The Last Ritual

Hermetic Library Fellow T Polyphilus reviews The Last Ritual [Bookshop, Amazon, Publisher] by S A Sidor, cover by John Coulthart, part of the Arkham Horror series.

Sidor Coulthart The Last Ritual

The Last Ritual is the second of a series of novels set in the Arkham Horror game milieu and published by Aconyte Books. Like the first, it features a protagonist who is not one of the stable of player character investigators from the games, along with important cameo appearances from established investigators–in this case, Preston Fairmont, Calvin Wright, and Norman Withers. The principal character of The Last Ritual is artist painter Alden Oakes, a scion of the French Hill Arkham elite.

This tale is set in the 1920s, and the prose offers no howling anachronisms, but the telling shows influences of more recent horror fiction. At the same time, the imposition of a frame story in which Oakes narrates his horrific experiences to a cub journalist put me in mind of 19th-century horror greats Poe and Bierce. Although Oakes starts his tale in France, the bulk of it revolves around a modest number of locations in Arkham, Massachusetts. The charismatic Surrealist Juan Hugo Balthazarr serves as a focus for enigmatic menace.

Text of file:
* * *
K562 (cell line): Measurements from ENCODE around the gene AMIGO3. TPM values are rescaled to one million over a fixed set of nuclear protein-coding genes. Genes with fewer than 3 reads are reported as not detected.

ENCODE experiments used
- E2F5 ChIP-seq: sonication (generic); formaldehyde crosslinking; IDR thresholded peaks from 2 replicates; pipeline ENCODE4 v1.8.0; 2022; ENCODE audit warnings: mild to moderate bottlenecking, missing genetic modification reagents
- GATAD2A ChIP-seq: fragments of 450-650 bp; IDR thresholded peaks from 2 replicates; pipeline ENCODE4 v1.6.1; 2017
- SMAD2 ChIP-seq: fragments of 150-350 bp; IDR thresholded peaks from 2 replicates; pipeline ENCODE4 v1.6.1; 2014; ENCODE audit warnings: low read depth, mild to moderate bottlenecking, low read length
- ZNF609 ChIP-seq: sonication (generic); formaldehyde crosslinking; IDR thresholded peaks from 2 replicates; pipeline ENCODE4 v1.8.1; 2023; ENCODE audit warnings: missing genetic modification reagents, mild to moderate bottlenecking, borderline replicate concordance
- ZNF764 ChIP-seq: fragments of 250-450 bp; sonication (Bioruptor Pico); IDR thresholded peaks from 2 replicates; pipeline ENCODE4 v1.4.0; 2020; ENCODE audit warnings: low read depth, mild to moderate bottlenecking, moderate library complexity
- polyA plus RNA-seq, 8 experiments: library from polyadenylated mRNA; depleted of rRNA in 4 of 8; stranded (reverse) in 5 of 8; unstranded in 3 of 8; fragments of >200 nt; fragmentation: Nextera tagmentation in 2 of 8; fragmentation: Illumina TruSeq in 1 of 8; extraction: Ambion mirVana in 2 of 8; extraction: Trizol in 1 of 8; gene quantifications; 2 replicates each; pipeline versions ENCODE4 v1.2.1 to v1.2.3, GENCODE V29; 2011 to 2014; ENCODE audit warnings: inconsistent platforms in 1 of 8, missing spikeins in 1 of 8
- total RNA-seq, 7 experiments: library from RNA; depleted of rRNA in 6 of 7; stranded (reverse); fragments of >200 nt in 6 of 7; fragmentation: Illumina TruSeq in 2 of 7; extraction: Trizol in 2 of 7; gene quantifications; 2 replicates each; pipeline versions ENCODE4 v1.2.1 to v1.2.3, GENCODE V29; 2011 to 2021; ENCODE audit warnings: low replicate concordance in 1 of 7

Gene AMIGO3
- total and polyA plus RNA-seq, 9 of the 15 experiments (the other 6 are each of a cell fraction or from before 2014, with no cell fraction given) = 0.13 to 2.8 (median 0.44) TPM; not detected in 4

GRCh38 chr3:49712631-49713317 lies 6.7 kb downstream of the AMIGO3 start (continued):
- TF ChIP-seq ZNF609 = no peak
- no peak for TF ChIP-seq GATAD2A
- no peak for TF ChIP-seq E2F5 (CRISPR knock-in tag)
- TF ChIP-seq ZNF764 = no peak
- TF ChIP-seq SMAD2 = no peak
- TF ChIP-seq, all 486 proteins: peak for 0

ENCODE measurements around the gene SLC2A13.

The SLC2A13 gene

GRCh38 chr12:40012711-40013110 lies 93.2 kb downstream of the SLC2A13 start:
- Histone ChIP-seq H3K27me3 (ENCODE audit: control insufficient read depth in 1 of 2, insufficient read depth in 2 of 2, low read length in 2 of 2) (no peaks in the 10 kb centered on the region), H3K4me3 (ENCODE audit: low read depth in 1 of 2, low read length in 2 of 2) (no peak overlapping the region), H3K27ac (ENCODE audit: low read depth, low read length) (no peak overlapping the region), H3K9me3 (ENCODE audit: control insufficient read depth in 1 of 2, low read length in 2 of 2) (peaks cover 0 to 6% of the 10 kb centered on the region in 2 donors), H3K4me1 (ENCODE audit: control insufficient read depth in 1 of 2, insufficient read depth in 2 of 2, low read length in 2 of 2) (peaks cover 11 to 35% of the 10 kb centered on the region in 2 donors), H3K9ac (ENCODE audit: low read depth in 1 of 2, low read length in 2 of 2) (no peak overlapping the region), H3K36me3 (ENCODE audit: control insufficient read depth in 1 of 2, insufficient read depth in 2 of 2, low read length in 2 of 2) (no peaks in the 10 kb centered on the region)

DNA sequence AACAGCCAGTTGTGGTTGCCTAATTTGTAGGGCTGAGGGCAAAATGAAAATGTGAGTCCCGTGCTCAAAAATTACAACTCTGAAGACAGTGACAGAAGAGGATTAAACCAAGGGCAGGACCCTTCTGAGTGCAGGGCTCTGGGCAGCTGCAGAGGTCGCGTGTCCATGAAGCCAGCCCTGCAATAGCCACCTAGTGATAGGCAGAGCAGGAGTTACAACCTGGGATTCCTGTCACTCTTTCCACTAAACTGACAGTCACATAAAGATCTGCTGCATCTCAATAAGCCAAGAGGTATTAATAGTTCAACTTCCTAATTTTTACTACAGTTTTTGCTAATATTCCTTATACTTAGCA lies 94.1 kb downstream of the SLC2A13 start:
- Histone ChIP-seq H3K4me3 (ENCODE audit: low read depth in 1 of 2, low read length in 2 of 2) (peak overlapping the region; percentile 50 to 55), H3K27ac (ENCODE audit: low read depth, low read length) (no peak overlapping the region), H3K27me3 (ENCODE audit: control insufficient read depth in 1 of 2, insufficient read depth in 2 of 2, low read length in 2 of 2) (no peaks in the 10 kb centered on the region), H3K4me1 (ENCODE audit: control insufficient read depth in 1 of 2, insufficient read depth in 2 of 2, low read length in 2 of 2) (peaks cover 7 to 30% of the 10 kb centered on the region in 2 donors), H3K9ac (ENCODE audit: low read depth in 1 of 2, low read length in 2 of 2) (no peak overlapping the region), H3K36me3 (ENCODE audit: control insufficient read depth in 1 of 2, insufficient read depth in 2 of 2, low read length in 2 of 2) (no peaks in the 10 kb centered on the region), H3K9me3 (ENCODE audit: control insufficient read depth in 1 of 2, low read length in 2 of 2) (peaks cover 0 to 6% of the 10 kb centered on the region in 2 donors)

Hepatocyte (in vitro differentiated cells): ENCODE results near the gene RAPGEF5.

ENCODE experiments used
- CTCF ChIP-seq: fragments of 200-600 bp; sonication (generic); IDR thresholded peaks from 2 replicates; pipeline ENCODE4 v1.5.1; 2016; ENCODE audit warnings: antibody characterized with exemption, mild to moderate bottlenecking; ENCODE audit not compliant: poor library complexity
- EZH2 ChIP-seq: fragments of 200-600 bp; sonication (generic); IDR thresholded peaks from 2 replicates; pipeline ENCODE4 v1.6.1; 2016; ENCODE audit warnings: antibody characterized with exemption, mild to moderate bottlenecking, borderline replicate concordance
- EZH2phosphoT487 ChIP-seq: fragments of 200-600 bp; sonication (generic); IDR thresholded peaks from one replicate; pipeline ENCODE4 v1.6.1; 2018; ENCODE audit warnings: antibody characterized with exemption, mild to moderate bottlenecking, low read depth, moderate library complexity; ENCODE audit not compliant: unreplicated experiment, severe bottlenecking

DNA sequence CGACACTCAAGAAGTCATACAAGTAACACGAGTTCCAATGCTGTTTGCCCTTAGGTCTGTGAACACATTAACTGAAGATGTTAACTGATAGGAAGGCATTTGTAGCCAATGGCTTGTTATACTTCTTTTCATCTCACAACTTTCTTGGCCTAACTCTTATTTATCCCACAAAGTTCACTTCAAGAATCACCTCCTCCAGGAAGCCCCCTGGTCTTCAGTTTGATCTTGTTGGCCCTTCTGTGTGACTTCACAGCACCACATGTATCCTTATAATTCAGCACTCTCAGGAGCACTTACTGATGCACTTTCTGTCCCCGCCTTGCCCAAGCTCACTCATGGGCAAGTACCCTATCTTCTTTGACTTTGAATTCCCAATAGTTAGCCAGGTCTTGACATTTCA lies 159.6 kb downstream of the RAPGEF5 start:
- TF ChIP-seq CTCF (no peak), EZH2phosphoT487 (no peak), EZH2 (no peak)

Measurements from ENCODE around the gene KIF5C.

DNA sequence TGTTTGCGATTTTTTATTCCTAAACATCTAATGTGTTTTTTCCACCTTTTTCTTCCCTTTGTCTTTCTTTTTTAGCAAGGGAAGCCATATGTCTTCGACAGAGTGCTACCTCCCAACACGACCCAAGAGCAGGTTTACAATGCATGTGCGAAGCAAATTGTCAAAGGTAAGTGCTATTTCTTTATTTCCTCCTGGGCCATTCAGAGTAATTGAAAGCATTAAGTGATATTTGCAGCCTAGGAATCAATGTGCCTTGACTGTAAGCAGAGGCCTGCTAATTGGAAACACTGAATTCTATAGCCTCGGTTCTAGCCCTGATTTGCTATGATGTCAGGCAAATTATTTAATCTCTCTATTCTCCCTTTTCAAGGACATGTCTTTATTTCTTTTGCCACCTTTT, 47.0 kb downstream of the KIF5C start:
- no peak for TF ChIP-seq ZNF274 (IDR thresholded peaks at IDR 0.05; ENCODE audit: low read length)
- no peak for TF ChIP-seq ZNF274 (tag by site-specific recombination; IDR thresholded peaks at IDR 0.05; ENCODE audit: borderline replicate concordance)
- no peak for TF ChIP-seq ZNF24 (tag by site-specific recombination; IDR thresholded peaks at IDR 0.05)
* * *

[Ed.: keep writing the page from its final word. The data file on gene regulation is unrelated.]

The mood and pacing of this novel is very different from its predecessor The Wrath of N’Kai. Where the earlier book had a real pulp adventure feel, despite its supernatural elements and shady settings, The Last Ritual is definitely weird horror through and through. Oakes is no hardened he-man, and his epistemological inadequacies lead to vacillating personal loyalties as well as profound fear and confusion. Author Sidor resists clarifying for the reader any number of the painter’s strange experiences, and the outcome of the story is not at all like the one in the other book.

Incidentally, you might think from seeing online images of the excellent cover art by John Coulthart that the cover is a shiny foil affair, but it is in fact a flat matte cover with clever art deco styling in suggestive hues. The building that dominates the cover is the Silver Gate Hotel, around which much of the story revolves.

I enjoyed this book a great deal, and found it to be one of the best in the various Arkham Horror fiction series.